Why We Feel Pressured to Always Say YES (And How to Say NO)

A guide to saying NO in the workplace and beyond

Have you ever felt the obligation to say YES to an extra project or to clean up the staff kitchen despite the fact that you’re already dealing with a full workload? Have you ever felt like you have to say YES to attending your boss’s Christmas party because you can’t lie or come up with a “reasonable” excuse?

If the answer to this question is YES, then you’re not alone – this is an extremely common issue for women in the workplace.

Although there are plenty of books, articles, and courses on how to set boundaries, we are still saying YES to invitations, opportunities, and duties that only create more stress, drain, and burnout.

Why can’t we say NO?

As young girls, we were discouraged from saying NO. To be considered “good girls,” we had to be polite and agreeable, and this meant saying YES.

As adults, we often feel like in order to be considered “good employees,” we also have to say YES to everything our boss and coworkers ask of us. The same goes for female entrepreneurs that feel like credit can only be gained by saying YES to every opportunity.

Saying YES is what kept us safe when we were little, so we do the same as adults to protect ourselves from feeling ostracized.

That being said, the fear of saying NO is two-sided. We fear pushback, retaliation, and rejection for a reason.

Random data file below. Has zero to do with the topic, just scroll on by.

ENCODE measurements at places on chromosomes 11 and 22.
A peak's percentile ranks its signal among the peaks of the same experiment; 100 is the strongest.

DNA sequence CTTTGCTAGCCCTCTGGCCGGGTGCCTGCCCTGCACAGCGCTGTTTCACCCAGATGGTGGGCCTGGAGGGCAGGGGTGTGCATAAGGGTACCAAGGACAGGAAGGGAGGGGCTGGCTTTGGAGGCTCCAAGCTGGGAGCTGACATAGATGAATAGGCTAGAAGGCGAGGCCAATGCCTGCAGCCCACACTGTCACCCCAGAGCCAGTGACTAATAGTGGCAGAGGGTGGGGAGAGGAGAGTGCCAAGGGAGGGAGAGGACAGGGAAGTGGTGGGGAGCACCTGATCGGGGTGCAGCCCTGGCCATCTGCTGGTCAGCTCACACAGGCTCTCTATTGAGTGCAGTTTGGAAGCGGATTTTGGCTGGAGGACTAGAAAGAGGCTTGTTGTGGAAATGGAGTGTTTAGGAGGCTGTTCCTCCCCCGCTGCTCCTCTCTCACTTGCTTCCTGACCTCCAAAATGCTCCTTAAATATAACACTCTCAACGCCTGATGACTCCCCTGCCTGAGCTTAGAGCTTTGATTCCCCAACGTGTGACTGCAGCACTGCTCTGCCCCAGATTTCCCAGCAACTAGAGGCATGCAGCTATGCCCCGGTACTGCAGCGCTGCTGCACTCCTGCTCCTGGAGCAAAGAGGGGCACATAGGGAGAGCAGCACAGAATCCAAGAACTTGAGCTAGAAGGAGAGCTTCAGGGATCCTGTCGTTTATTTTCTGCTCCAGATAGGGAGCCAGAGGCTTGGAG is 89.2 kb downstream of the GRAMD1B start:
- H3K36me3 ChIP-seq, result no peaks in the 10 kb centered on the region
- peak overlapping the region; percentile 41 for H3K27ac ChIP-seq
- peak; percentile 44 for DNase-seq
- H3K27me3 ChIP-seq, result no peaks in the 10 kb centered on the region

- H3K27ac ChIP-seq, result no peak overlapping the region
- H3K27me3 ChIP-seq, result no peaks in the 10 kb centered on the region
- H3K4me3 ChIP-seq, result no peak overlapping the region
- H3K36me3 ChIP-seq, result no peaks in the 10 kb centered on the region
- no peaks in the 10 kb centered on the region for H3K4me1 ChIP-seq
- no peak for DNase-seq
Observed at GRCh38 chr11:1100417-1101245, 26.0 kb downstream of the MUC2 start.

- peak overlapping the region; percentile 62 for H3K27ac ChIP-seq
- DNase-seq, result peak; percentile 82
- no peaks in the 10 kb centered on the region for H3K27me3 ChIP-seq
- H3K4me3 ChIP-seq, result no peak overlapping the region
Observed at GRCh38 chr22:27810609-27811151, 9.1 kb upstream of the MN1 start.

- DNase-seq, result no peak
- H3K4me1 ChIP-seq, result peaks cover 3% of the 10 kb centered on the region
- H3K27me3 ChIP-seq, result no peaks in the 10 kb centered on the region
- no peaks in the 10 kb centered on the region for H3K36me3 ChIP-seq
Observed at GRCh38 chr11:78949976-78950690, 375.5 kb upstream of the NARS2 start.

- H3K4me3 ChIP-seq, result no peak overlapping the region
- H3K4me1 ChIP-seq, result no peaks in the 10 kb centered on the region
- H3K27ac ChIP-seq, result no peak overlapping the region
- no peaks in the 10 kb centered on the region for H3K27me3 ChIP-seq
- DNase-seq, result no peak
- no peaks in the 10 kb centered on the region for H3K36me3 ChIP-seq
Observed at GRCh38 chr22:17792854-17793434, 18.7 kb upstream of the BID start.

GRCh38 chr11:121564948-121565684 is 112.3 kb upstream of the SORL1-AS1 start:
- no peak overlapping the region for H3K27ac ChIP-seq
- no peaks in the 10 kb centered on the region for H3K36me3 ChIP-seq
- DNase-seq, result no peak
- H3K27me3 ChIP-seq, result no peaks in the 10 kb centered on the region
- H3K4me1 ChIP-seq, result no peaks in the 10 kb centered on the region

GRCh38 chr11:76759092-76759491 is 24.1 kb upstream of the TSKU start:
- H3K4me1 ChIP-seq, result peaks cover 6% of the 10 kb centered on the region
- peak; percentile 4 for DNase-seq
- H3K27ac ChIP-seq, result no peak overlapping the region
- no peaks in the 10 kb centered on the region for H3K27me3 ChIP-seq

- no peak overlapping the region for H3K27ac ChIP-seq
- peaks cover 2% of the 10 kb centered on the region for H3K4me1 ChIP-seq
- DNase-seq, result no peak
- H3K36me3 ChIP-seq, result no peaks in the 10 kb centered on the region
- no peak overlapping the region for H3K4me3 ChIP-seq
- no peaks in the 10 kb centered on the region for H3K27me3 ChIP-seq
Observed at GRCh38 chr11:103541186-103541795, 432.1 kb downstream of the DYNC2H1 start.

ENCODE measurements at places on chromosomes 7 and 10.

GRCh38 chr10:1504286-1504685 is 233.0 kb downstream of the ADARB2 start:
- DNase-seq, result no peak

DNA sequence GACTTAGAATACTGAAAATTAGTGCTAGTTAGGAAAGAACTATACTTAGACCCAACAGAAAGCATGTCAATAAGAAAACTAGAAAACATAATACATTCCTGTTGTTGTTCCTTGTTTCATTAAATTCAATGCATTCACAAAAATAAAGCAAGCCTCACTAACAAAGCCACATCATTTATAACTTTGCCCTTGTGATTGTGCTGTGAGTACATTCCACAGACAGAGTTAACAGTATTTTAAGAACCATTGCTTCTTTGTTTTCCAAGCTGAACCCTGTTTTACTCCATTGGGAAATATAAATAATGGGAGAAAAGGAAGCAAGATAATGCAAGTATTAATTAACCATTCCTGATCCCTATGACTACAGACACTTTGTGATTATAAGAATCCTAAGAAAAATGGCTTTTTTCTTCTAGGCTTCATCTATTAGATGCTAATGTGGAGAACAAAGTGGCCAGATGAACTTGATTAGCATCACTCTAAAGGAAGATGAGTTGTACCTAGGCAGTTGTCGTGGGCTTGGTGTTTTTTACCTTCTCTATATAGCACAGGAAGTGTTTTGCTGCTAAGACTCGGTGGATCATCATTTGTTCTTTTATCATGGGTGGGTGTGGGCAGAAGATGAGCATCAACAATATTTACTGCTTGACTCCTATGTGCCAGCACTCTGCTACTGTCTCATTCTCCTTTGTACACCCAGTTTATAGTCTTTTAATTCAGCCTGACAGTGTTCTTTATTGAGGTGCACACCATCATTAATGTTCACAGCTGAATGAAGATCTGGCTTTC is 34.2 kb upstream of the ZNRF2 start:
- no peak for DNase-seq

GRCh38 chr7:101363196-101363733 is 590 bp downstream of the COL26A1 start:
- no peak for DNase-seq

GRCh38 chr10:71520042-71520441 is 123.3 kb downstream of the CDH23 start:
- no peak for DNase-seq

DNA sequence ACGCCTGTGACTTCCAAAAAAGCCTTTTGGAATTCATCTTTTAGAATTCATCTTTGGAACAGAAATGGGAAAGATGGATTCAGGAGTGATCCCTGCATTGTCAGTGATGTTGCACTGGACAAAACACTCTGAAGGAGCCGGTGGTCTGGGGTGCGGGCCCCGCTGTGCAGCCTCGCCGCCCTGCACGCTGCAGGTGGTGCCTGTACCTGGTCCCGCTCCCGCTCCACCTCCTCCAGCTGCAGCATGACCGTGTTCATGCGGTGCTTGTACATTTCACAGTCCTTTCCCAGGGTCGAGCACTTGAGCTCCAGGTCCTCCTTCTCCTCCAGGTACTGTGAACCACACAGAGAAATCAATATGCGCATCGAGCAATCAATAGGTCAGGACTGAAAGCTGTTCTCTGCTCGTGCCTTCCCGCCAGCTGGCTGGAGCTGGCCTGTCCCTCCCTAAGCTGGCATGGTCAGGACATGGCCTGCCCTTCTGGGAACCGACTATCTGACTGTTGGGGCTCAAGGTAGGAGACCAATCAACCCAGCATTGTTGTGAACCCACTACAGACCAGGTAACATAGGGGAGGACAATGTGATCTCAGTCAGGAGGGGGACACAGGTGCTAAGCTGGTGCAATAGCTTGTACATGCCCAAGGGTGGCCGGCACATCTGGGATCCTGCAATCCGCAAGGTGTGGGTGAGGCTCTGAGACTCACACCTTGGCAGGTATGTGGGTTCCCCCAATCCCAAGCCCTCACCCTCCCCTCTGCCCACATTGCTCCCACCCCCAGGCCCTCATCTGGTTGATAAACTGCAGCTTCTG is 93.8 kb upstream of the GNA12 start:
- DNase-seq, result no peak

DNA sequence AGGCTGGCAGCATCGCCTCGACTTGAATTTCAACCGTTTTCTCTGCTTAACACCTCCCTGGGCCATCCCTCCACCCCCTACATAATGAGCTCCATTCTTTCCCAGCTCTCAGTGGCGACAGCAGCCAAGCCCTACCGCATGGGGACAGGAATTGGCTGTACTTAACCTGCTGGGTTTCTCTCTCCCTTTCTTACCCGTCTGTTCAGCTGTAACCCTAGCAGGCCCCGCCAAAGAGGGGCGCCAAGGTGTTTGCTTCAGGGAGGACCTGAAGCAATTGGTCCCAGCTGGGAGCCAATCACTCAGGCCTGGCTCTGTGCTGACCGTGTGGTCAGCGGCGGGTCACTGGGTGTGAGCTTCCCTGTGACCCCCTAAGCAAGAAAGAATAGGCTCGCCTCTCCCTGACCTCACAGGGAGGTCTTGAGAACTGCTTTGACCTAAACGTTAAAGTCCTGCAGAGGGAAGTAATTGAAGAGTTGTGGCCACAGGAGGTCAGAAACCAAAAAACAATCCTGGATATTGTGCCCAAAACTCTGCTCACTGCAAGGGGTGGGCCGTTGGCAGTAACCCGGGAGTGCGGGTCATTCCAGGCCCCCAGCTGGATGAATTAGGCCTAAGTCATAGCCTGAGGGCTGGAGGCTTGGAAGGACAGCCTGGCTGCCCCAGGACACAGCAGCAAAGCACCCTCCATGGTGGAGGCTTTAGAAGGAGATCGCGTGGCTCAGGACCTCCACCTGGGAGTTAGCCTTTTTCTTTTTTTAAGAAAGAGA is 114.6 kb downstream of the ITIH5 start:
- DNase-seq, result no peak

The Harvard Business Review reveals that women and people of color are appointed less-than-desirable duties more often than white men. Researchers call this prescriptive stereotyping, where Americans have a set idea of how certain people behave.

They use the example of women being seen as more “communal” and that therefore, they should be in charge of setting and clearing the table at staff lunches and parties. Furthermore, this type of stereotyping puts pressure on women and people of color to say YES to these duties – otherwise, they run the risk of being seen as selfish or pretentious, whereas saying YES conveys exuberance, excitement, passion, positivity, and willingness.

It’s as if we have this unwritten obligation to always show up for others.

How do we learn to say NO?

The key to learning how to say NO is practice – the practice of self-awareness and trial and error.

First, we need to be aware of how we feel when we say NO as well as how we act after we say it. For example, do we explain ourselves? Do we feel and act guilty? Does saying NO make us feel overwhelmed?

Second, we need to understand why we feel the need to say YES. Are we working in a sexist or uncomfortable work environment? Do we set unrealistic expectations for ourselves? Have we been saying YES for so long that we’re just used to it now?

release pressureThirdly, we need to remember that when we’re saying NO to one thing, we’re saying YES to something else. Saying NO to our boss today means that we’ll be better workers tomorrow. Why? Because we are giving ourselves the chance to rejuvenate.

We also need to remember that we don’t have to have a reason to say NO. Saying NO because an opportunity doesn’t inspire us is reason enough.

Lastly, we have to keep in mind that if we feel relief when we say NO, we’re on the right track!

Felicia Baucom
felicia.conway@gmail.com
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